The First U.S. National Park Was?
The first U.S. national park was, fittingly, the scenic Yellowstone Caldera and surrounding land. Although it is now one of the most trafficked national parks in the United States, at the time the land was set aside as a national park, very few had even laid eyes on it.
In fact, we can thank the tireless efforts of one man for the preservation of the region: Ferdinand V. Hayden. Hayden had explored part of the general region in the late spring of 1860 and was stunned by how diverse and beautiful the area was. He returned in 1871 with an enormous team that included surveyors, photographers, and painters to document Yellowstone.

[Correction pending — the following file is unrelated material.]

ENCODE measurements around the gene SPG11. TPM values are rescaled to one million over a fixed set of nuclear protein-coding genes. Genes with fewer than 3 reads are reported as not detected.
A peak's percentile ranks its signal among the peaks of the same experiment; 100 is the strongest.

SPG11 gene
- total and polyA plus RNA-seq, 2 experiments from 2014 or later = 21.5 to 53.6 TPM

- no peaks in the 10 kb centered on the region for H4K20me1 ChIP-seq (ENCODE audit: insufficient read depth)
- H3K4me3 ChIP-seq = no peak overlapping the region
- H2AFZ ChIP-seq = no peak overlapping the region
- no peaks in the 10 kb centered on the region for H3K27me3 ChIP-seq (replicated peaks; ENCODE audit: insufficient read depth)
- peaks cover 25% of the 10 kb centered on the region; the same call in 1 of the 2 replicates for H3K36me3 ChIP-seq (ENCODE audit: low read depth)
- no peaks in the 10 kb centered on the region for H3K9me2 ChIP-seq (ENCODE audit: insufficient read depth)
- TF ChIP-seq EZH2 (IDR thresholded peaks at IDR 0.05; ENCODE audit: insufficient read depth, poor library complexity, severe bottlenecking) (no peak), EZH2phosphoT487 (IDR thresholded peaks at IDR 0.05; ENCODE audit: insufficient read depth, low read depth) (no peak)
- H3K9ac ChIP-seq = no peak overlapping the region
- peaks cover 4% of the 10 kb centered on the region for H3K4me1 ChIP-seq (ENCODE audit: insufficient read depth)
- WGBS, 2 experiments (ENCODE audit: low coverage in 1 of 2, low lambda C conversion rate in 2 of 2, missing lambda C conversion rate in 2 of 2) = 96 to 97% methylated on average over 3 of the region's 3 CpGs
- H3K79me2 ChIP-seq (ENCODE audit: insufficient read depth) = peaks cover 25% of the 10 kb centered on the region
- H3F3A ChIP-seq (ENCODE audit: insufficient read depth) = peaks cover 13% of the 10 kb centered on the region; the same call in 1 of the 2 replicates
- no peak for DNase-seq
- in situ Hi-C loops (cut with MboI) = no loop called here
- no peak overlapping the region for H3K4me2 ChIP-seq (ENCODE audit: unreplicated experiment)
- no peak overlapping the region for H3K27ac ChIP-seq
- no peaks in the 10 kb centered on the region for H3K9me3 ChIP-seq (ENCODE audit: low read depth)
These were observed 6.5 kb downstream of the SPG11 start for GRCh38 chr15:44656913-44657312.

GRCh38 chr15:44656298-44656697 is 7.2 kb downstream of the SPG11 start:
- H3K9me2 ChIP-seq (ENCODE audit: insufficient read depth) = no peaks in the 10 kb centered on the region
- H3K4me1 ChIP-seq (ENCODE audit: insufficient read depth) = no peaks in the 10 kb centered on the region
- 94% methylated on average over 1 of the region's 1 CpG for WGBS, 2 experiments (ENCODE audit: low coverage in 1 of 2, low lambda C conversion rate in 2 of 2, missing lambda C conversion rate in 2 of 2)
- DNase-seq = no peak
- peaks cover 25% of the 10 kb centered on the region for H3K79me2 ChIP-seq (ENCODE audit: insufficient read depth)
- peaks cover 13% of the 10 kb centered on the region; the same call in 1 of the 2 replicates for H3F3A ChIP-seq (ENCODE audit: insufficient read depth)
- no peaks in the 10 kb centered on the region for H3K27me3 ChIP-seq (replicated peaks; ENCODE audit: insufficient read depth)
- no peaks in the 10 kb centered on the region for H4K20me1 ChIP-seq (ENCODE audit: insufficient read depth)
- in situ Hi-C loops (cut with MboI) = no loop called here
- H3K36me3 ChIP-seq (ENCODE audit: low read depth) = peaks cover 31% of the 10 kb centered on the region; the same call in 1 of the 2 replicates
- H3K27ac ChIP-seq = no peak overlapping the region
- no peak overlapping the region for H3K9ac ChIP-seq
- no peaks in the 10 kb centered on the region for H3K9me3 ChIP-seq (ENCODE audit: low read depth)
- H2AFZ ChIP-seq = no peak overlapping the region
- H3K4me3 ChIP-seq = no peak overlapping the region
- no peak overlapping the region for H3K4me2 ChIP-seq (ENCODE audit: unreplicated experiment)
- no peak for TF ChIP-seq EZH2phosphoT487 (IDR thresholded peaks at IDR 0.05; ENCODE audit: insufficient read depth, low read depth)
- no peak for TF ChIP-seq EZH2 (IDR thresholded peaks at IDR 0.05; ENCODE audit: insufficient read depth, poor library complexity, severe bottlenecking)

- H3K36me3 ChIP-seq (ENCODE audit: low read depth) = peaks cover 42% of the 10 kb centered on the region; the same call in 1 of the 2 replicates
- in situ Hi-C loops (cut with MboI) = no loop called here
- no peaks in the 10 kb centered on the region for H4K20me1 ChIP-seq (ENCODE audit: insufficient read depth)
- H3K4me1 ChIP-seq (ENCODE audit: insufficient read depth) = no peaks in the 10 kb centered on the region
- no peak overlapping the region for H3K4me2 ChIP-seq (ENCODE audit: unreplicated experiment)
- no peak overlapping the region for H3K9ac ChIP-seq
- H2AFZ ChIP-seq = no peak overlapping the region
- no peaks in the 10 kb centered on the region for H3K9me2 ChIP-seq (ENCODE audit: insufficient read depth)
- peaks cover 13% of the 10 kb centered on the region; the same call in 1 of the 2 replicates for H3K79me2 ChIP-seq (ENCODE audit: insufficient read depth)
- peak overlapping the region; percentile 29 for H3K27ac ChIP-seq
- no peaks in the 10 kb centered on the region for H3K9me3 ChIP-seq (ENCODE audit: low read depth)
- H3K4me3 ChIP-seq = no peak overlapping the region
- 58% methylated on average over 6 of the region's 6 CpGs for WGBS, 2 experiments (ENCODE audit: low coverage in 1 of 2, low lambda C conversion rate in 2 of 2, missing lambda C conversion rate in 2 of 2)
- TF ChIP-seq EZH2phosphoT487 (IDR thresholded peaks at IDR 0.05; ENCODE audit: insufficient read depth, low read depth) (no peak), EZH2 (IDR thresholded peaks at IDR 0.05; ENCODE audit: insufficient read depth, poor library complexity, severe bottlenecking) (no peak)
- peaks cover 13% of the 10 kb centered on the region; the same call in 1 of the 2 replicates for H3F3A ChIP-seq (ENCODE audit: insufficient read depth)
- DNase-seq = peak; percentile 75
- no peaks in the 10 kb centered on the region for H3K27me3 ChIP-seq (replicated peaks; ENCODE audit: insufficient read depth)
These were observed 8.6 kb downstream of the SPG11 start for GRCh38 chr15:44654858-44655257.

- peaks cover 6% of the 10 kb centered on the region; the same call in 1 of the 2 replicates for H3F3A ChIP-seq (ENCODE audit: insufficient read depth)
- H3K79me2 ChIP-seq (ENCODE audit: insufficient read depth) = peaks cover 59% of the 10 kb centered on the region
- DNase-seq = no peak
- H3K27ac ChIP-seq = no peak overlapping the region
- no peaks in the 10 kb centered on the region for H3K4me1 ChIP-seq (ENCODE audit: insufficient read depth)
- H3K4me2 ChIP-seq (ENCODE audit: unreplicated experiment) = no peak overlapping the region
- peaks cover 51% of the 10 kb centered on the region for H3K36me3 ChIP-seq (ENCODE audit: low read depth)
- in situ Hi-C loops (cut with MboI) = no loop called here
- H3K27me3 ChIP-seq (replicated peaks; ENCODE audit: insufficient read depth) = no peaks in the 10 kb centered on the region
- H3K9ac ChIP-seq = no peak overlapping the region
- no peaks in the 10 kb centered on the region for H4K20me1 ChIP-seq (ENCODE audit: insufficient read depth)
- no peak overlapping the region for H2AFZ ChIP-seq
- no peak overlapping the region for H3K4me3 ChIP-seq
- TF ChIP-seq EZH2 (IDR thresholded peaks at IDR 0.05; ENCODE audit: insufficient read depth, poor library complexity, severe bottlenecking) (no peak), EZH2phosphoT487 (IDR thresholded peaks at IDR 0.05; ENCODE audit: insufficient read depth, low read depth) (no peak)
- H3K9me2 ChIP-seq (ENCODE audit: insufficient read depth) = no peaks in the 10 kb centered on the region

Armed with evidence of its grand and diverse landscape, he returned to Washington, D.C. and showed the evidence to Congress and President Ulysses S. Grant. In 1872, President Grant signed the bill that secured Yellowstone’s position as a national park.